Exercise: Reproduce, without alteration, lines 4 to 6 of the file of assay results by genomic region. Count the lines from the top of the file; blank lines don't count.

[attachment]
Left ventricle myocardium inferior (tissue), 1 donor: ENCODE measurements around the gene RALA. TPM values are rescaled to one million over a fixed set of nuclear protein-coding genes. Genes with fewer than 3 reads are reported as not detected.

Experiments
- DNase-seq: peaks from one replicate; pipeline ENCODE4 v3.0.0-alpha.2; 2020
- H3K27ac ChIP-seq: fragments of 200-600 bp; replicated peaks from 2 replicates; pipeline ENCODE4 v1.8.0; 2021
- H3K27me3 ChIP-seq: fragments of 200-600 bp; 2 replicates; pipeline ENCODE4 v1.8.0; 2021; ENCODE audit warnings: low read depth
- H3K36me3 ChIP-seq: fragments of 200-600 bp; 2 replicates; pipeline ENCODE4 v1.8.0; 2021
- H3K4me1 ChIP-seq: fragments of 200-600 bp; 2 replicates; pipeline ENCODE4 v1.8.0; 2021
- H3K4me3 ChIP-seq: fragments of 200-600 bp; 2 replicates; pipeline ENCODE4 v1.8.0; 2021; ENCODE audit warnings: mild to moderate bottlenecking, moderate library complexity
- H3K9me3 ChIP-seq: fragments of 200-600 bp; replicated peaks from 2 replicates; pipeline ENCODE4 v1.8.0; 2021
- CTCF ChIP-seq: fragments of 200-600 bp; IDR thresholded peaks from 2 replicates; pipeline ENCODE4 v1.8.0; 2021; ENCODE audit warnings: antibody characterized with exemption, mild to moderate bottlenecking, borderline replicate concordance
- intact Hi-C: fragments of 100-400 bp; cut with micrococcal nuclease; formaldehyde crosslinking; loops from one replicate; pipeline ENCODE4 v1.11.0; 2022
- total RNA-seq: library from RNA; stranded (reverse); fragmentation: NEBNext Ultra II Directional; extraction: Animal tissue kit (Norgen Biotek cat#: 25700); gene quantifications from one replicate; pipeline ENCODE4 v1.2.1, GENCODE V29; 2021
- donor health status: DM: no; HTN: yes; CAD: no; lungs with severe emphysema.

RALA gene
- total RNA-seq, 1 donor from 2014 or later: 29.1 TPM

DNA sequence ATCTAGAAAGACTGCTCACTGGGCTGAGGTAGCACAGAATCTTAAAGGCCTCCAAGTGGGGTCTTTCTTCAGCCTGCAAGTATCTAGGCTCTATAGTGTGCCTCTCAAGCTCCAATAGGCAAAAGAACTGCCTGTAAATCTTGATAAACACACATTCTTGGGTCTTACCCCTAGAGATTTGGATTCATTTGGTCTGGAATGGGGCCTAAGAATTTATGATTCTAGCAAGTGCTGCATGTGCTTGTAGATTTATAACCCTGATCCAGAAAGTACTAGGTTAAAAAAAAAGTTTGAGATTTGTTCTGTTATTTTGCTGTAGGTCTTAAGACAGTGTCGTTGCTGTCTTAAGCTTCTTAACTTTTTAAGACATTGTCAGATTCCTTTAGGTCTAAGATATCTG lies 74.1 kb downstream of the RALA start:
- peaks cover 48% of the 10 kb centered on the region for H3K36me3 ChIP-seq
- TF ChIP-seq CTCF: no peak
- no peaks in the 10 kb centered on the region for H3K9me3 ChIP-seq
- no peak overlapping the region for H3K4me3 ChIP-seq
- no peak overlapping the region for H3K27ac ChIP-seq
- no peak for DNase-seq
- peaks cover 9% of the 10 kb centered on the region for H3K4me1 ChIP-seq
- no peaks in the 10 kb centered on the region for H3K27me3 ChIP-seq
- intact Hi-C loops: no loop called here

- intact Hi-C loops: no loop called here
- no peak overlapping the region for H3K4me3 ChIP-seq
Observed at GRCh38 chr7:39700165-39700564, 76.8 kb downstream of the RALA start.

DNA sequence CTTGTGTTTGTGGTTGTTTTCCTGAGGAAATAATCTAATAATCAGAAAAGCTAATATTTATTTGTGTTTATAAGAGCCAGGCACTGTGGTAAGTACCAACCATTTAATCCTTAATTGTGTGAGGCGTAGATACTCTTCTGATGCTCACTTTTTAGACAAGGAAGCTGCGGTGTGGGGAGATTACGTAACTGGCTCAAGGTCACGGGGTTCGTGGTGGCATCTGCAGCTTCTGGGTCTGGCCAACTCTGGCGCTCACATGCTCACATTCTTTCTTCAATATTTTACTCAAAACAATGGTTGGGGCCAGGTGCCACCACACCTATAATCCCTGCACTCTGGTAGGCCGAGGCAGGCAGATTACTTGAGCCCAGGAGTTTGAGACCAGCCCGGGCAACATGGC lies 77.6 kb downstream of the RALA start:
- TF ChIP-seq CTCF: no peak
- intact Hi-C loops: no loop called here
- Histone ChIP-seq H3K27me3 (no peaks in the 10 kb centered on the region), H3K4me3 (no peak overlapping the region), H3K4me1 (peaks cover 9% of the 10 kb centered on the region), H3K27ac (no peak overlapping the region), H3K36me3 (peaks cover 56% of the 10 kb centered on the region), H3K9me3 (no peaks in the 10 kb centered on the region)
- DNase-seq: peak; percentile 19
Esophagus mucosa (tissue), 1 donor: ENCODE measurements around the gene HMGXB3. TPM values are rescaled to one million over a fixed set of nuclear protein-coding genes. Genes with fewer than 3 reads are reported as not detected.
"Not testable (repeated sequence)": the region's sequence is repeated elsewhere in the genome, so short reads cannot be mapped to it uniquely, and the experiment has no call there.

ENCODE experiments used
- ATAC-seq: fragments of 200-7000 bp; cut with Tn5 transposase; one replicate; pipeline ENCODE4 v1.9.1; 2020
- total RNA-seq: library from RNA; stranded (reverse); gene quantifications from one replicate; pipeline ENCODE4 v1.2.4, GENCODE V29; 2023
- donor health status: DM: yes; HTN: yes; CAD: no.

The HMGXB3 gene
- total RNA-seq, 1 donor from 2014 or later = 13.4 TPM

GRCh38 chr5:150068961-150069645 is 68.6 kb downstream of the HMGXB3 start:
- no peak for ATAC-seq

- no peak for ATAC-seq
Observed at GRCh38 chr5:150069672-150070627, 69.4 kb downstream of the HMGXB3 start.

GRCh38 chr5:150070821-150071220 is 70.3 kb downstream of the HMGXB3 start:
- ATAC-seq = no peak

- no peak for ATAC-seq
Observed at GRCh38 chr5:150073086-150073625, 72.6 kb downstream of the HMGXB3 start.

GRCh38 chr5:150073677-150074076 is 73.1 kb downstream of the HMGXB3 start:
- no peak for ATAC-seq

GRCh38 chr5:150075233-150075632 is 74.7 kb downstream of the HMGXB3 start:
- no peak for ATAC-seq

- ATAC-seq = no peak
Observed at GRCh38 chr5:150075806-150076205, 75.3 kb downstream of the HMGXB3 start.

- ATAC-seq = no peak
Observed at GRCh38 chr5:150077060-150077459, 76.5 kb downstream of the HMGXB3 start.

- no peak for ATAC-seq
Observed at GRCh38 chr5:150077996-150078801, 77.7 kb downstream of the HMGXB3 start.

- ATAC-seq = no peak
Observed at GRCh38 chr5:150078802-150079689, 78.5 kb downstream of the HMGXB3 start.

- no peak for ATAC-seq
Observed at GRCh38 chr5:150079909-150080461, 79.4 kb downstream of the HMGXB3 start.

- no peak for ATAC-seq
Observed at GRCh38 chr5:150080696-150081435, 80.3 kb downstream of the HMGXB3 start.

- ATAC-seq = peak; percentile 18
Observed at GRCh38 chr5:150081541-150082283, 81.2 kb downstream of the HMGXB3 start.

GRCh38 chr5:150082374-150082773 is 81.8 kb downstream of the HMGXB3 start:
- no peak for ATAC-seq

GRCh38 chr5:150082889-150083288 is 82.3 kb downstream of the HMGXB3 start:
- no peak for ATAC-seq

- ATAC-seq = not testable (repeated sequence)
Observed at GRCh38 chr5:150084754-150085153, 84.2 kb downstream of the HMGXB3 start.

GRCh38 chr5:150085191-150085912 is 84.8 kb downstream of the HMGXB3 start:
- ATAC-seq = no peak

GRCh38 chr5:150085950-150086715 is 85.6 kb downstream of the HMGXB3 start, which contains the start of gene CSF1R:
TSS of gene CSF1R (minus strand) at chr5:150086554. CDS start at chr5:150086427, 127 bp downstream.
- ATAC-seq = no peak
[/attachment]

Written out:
- H3K27ac ChIP-seq: fragments of 200-600 bp; replicated peaks from 2 replicates; pipeline ENCODE4 v1.8.0; 2021
- H3K27me3 ChIP-seq: fragments of 200-600 bp; 2 replicates; pipeline ENCODE4 v1.8.0; 2021; ENCODE audit warnings: low read depth
- H3K36me3 ChIP-seq: fragments of 200-600 bp; 2 replicates; pipeline ENCODE4 v1.8.0; 2021